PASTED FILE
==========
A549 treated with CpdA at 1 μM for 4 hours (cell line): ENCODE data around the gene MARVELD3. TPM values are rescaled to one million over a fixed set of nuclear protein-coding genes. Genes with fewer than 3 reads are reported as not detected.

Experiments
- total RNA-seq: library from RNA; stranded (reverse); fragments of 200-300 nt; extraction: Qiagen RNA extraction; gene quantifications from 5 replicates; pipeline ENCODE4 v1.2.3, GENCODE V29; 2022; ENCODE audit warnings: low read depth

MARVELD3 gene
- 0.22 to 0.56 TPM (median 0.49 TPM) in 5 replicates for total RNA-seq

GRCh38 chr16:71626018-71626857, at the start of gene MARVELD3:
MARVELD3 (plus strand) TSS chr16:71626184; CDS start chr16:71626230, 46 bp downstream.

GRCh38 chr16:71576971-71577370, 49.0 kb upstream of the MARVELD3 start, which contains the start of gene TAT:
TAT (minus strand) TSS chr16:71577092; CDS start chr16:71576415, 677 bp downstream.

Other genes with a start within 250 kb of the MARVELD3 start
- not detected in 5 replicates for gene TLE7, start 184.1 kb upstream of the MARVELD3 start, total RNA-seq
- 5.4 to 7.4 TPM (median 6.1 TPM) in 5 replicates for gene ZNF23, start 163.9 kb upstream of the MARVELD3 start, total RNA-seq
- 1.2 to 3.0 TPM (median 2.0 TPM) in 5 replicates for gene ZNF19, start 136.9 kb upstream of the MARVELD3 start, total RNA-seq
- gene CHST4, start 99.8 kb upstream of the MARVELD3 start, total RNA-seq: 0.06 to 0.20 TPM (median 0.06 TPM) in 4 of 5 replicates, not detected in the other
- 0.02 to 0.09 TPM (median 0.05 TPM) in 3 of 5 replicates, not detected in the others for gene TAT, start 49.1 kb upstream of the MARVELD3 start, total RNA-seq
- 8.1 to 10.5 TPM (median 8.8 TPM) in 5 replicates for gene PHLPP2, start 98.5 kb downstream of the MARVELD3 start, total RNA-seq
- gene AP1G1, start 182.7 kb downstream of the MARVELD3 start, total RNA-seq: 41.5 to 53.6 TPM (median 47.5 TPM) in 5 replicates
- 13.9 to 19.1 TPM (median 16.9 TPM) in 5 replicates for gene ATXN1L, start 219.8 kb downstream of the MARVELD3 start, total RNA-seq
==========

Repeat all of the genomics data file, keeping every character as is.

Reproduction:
A549 treated with CpdA at 1 μM for 4 hours (cell line): ENCODE data around the gene MARVELD3. TPM values are rescaled to one million over a fixed set of nuclear protein-coding genes. Genes with fewer than 3 reads are reported as not detected.

Experiments
- total RNA-seq: library from RNA; stranded (reverse); fragments of 200-300 nt; extraction: Qiagen RNA extraction; gene quantifications from 5 replicates; pipeline ENCODE4 v1.2.3, GENCODE V29; 2022; ENCODE audit warnings: low read depth

MARVELD3 gene
- 0.22 to 0.56 TPM (median 0.49 TPM) in 5 replicates for total RNA-seq

GRCh38 chr16:71626018-71626857, at the start of gene MARVELD3:
MARVELD3 (plus strand) TSS chr16:71626184; CDS start chr16:71626230, 46 bp downstream.

GRCh38 chr16:71576971-71577370, 49.0 kb upstream of the MARVELD3 start, which contains the start of gene TAT:
TAT (minus strand) TSS chr16:71577092; CDS start chr16:71576415, 677 bp downstream.

Other genes with a start within 250 kb of the MARVELD3 start
- not detected in 5 replicates for gene TLE7, start 184.1 kb upstream of the MARVELD3 start, total RNA-seq
- 5.4 to 7.4 TPM (median 6.1 TPM) in 5 replicates for gene ZNF23, start 163.9 kb upstream of the MARVELD3 start, total RNA-seq
- 1.2 to 3.0 TPM (median 2.0 TPM) in 5 replicates for gene ZNF19, start 136.9 kb upstream of the MARVELD3 start, total RNA-seq
- gene CHST4, start 99.8 kb upstream of the MARVELD3 start, total RNA-seq: 0.06 to 0.20 TPM (median 0.06 TPM) in 4 of 5 replicates, not detected in the other
- 0.02 to 0.09 TPM (median 0.05 TPM) in 3 of 5 replicates, not detected in the others for gene TAT, start 49.1 kb upstream of the MARVELD3 start, total RNA-seq
- 8.1 to 10.5 TPM (median 8.8 TPM) in 5 replicates for gene PHLPP2, start 98.5 kb downstream of the MARVELD3 start, total RNA-seq
- gene AP1G1, start 182.7 kb downstream of the MARVELD3 start, total RNA-seq: 41.5 to 53.6 TPM (median 47.5 TPM) in 5 replicates
- 13.9 to 19.1 TPM (median 16.9 TPM) in 5 replicates for gene ATXN1L, start 219.8 kb downstream of the MARVELD3 start, total RNA-seq